Throughout his life, John Heath-Stubbs held a number of different posts and received medals of recognition. He took up professorships in Alexandria between 1955 and 1958, and at Ann Arbor in Michigan from 1960–1961. Some years later he was a tutor at Merton College, Oxford from 1972–1992. In between he made some money working as a teacher and critic in various review papers. For the fruits of his labour he was awarded the Queen's Medal for poetry in 1973 and received the OBE in 1989.


The holograph letters have been arranged in chronological order where dates are given. Items with no date are placed at the end. Fortunately, one item with no date is on Queen's College headed letter paper and thus places the letter in some context. With the letters in this arrangement it also orders the collection geographically. Chronological order reflects the sending and receiving of the correspondence as well as mapping the activities of the sender.

Access Information

The archive is open to any accredited reader. The papers contain personal data about living individuals, and readers are expected to comply with the Data Protection Act 1998 in their use of the material. This finding aid also contains personal data about living individuals. Under Section 33 of the Data Protection Act 1998 (DPA), The John Rylands University Library (JRUL) holds the right to process such personal data for research purposes. The Data Protection (Processing of Sensitive Personal Data) Order 2000 enables the JRUL to process sensitive personal data for research purposes. In accordance with the DPA, the JRUL has made every attempt to ensure that all personal and sensitive personal data has been processed fairly, lawfully and accurately.

Acquisition Information

The letters were donated and received as a gift by the Robert Gavron Charitable Trust to the John Rylands Library, University of Manchester on 6 September 2007.

Conditions Governing Use

Photocopies and photographic copies of material in the archive can be supplied for private study purposes only, depending on the condition of the documents.

All items within the archive remain within copyright under the terms of the Copyright, Designs and Patents Act 1988; it is the responsibility of users to obtain the copyright holder's permission for reproduction of copyright material for purposes other than research or private study.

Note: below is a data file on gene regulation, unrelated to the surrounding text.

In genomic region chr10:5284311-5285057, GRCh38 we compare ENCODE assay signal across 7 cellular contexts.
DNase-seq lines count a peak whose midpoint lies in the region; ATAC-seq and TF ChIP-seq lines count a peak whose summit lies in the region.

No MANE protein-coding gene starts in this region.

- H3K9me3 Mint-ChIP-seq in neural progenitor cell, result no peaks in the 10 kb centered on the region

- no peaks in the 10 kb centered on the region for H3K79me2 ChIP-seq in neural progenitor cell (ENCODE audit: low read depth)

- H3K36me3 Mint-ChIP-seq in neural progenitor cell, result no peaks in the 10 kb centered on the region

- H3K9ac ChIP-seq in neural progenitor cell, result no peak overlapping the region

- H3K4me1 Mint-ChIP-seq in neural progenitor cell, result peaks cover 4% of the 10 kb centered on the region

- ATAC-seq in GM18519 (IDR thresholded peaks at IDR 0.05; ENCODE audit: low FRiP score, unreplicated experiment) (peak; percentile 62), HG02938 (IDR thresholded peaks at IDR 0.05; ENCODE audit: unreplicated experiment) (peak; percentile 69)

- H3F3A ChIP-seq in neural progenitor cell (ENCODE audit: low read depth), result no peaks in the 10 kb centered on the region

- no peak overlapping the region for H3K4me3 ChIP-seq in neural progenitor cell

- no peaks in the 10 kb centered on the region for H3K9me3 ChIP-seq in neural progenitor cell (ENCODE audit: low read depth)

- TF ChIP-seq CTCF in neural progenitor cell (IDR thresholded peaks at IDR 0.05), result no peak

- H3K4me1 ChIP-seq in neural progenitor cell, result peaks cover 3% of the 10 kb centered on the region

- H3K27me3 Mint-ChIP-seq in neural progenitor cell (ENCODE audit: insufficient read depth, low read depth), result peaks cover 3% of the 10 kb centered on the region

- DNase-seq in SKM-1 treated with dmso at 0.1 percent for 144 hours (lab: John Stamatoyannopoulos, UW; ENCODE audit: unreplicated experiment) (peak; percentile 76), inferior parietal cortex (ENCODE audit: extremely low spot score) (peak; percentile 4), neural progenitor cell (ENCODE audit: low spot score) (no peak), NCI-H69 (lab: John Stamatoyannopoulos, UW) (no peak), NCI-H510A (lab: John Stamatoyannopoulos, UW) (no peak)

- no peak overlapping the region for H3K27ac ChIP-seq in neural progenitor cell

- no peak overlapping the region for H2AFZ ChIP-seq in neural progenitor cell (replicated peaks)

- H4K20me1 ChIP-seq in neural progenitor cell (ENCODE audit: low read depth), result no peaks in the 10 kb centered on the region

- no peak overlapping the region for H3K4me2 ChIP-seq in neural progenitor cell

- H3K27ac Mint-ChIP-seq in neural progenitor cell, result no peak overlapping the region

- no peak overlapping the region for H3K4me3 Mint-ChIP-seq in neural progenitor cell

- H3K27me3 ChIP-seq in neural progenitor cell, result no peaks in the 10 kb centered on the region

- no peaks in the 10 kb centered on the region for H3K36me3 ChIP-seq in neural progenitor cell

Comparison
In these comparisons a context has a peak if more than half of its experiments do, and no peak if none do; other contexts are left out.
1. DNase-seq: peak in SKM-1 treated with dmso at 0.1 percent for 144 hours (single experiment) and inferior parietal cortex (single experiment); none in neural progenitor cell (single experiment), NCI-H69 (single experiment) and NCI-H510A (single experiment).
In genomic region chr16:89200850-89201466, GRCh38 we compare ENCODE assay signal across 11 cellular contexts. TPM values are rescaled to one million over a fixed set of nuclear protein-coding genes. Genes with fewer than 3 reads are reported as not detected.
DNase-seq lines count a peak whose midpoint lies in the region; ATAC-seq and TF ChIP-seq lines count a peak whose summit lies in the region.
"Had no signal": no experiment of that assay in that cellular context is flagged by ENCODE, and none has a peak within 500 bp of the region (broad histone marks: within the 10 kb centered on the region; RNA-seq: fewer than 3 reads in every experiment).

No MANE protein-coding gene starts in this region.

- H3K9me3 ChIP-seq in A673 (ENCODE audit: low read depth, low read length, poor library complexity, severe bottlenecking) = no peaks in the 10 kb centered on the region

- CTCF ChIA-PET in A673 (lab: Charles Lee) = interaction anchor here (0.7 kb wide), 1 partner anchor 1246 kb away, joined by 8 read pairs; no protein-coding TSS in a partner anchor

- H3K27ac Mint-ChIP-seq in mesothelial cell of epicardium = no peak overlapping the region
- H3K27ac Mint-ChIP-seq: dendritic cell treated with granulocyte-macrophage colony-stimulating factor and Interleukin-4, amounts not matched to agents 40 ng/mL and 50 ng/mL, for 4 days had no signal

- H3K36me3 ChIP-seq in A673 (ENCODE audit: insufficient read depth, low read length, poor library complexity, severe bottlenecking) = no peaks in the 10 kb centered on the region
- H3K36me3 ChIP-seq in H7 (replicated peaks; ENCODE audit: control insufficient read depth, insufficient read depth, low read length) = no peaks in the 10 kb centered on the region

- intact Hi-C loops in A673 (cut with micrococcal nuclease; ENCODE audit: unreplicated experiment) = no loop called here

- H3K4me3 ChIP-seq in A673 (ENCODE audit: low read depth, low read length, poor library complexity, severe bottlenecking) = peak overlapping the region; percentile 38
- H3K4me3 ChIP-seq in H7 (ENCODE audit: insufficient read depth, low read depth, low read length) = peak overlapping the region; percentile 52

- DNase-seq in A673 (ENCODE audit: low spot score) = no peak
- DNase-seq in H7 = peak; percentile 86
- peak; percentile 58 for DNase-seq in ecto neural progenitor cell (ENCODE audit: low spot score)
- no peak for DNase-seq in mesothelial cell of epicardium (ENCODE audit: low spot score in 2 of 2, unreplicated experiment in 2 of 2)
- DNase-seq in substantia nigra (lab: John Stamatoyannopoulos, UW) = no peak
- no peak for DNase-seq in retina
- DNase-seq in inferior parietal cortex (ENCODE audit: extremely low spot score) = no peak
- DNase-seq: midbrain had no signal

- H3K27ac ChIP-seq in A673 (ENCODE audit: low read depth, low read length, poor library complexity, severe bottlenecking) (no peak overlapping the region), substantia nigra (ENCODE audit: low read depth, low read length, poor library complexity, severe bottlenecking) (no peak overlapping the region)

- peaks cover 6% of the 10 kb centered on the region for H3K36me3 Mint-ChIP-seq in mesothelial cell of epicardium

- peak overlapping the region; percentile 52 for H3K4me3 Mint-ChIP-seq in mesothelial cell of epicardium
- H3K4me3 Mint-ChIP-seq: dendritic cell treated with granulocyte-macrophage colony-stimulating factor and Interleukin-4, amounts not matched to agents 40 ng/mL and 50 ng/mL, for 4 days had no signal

Prior written permission must be obtained from the Library for publication or reproduction of any material within the archive. Please contact the Keeper of Manuscripts and Archives, John Rylands University Library, 150 Deansgate, Manchester, M3 3EH.

Custodial History

The letters were in the possession of recipient Peter McNair until bequeathed to his daughter Kate Gavron.

Related Material

The John Rylands University Library holds a number of other significant archived letters from John Heath-Stubbs to various recipients. The John Heath-Stubbs Collection includes photographs, letters and literary drafts. Information on John Heath-Stubbs is also available in the Archive of Carcanet Press. Five letters from Heath-Stubbs to Chris McCully are included in the Papers of C.B. McCully, and there is a further letter from Heath-Stubbs in the Adam Johnson Papers. Also held in the John Rylands Library are two letters and a postcard from Heath-Stubbs to the poet, Norman Nicholson in the papers of Norman Nicholson.

Other U.K institutions holding documents of John Heath-Stubbs include Eton College Library, Brotherton Library of Leeds University, Bodleian Library, Oxford, Cambridge University Library and the library at Reading University.

Archives can also be found in the United States at the University of Texas at Austin: Harry Ransom Humanities Research Center Library, the State University of New York: Buffalo State College and Emory University Library: Special Collections and Archives.


Watson, Tom. Heath-Stubbs, John Francis Alexander, 1918-2006. Literature Online biography. http://lion.chadwyck.co.uk/ Date accessed: 06/12/2007

Meyer, Michael. Obituary of John Heath-Stubbs. Guardian, 29 Dec 2006. http://books.guardian.co.uk/obituaries/story/0,,1979674,00.html Date accessed: 24/10/2007